Rate rises will result in a deceleration in GDP growth, says PEXA Chief Economist

On a CEDA livestream this week, PEXA Chief Economist Julie Toth said while there was a delay in transmission as the rate increases flow through to the rest of the economy, growth would ultimately take a hit. 

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The Reserve Bank of Australia (RBA) has increased the cash rate by 0.25 per cent, signalling further interest rate rises as it assesses the global economy, household spending and upcoming inflation data.

Appearing on a Committee for Economic Development Australia (CEDA) livestream panel on Tuesday, CEDA Senior Economist Andrew Barker said the six successive rate rises bring the cash rate to 2.6 per cent, up from its record low of 0.1 per cent during the pandemic.

“Australia is in the midst of the most rapid monetary policy tightening cycle in almost 3 decades,” he said.

PEXA Chief Economist Julie Toth said while there was a delay in transmission as the rate increases flow through to the rest of the economy, growth would ultimately take a hit.

“Because rate rises work by dampening demand, we will also see a deceleration in GDP growth and possibly employment growth,” she said.

While the rate rises put more homeowners at risk of defaulting on their loan, unemployment was cited as a bigger risk factor.

“Statistically the biggest indicator of default is job loss,” said Ms Toth.

“A rising unemployment rate is actually a much bigger concern than rising interest rates when we look at the potential for people to lose their homes or move from home ownership back into a rental.”

The RBA flagged on Tuesday that “some increase in the unemployment rate is expected as economic growth slows.”

Andrew Barker highlighted that workers who lose a job in Australia tend to experience large income losses.

“Income losses when you lose a job are generally quite high in Australia and that does put pressure,” he said.

“That distribution is very important about who is holding this high debt, because relatively high-income earners are probably able to reduce their discretionary spending more as well.”

Owner-occupiers are not hesitating to refinance in response to tightening monetary policy, with the PEXA refinancing index showing a 31.1 per cent weekly increase in the number of refinances and an 8.1 per cent monthly increase.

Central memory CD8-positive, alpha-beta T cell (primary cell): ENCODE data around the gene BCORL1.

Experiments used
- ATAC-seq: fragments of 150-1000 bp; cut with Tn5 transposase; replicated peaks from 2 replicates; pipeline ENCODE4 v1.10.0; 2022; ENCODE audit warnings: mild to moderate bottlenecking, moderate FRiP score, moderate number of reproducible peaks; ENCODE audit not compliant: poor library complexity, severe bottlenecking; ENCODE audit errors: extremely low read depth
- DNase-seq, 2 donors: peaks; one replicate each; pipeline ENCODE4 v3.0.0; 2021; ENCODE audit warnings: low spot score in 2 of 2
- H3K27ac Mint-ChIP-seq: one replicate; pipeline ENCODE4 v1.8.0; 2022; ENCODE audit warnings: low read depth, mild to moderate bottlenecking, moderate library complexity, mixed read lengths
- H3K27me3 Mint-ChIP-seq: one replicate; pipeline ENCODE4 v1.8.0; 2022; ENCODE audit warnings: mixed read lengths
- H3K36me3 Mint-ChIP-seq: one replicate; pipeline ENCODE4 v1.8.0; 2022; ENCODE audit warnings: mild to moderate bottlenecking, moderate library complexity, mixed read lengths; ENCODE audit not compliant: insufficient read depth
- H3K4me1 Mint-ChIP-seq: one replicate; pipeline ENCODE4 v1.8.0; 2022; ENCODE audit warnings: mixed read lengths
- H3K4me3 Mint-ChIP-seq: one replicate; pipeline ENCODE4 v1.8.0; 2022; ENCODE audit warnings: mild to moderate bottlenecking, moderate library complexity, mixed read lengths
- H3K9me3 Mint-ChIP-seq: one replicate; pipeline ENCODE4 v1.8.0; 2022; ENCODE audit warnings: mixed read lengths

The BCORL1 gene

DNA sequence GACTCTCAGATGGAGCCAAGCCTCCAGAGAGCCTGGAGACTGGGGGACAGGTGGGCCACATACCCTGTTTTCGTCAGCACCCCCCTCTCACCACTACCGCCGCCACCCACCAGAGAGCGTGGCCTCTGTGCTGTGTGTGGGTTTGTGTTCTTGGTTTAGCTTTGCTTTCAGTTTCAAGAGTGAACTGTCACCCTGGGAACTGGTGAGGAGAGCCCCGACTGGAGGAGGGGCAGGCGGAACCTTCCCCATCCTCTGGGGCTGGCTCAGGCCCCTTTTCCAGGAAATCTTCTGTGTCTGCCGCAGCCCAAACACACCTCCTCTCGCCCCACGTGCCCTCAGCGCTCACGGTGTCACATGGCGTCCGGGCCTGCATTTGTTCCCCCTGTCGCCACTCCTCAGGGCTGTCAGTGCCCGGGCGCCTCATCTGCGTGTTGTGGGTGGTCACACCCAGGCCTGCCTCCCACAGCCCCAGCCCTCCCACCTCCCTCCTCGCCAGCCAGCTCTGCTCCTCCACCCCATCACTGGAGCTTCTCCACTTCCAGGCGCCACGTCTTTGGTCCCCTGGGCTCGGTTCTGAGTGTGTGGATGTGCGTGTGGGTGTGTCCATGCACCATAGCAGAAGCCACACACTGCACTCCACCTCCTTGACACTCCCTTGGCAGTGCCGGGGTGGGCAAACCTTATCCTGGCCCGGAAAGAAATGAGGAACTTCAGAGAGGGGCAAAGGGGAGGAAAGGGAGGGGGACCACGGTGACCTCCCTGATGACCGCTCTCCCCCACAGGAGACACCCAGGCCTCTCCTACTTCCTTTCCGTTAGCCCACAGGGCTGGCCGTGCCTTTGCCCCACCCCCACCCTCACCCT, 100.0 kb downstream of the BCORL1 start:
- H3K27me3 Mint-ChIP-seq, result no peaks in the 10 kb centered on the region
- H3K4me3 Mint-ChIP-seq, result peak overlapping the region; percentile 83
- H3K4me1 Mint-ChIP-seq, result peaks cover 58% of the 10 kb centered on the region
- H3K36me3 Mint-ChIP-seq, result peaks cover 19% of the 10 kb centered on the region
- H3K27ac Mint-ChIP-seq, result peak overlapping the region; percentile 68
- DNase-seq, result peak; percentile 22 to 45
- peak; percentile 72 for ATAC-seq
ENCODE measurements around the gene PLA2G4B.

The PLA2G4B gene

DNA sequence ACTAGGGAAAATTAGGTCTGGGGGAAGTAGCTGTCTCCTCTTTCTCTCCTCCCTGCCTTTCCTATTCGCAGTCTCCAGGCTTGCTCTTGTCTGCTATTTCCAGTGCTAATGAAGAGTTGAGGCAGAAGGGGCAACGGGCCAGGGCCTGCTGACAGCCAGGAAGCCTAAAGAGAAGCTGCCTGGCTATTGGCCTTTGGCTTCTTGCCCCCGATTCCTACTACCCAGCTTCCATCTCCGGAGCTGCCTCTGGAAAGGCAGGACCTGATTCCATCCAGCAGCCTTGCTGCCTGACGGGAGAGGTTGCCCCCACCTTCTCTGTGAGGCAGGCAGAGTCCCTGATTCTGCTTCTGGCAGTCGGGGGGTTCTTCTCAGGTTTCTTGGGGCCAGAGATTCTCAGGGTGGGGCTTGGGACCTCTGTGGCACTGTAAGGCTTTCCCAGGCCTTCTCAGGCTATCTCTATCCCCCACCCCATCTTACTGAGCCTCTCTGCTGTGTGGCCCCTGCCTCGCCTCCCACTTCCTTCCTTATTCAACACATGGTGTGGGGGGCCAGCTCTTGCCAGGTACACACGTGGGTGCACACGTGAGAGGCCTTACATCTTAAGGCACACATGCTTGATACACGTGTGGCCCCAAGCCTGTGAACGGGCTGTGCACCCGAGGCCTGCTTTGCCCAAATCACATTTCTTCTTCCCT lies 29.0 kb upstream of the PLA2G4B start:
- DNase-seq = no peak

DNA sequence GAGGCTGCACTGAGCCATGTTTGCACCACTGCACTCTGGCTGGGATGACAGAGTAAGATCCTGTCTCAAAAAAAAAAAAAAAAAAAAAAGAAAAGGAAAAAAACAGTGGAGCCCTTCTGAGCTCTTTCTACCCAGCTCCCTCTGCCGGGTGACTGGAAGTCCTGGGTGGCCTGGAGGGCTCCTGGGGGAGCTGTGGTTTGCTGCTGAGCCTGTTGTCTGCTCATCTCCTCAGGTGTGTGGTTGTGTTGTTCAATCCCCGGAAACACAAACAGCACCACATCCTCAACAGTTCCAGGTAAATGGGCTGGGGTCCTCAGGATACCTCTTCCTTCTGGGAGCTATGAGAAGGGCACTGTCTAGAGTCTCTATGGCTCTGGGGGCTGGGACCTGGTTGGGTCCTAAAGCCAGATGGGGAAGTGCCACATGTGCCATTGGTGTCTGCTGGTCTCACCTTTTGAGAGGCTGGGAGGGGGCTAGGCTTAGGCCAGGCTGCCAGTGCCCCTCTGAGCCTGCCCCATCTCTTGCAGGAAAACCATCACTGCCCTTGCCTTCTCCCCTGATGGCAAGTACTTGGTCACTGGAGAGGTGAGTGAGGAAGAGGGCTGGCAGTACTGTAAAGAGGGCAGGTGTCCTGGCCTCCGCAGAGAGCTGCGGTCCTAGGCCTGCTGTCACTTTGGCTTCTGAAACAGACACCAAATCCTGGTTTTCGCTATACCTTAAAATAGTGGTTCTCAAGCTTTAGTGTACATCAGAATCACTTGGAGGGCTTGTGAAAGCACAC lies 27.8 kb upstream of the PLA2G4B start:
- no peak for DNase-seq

“What we’re seeing in the PEXA refinance index is record proportions of mortgage holders in that variable category looking to refinance their loans,” said Ms Toth.

For first home buyers, the rate rises so far this year will have decreased the amount they can loan by 20 per cent, according to the RBA. Mr Barker said this is making it more difficult for people looking to buy a house.

“While house prices are now falling across Australia, increasing interest rates are making housing less affordable for those with mortgages or looking at taking out a loan to buy a home,” he said.

The Australian Bureau of Statistics lending indicators released on Tuesday showed that the number of first home purchases was down 26 per cent year on year.

Angus Moore, an Economist at REA Group’s PropTrack, said Australia needed to do more to encourage housing supply.

“A big part of the problem we’re facing at the moment is construction costs have absolutely skyrocketed,” he said.

“At the same time, you’re seeing a lot of labour shortages.

“That’s all compounding with the fact that we actually have a record number of detached homes under construction. During the pandemic we saw a huge surge due in approvals and commencements of detached homes, in part due to homebuilder, in part due to low interest rates.

“Because of all those constraints it’s probably going to take longer than typical to work through that backlog,” Mr Moore said.

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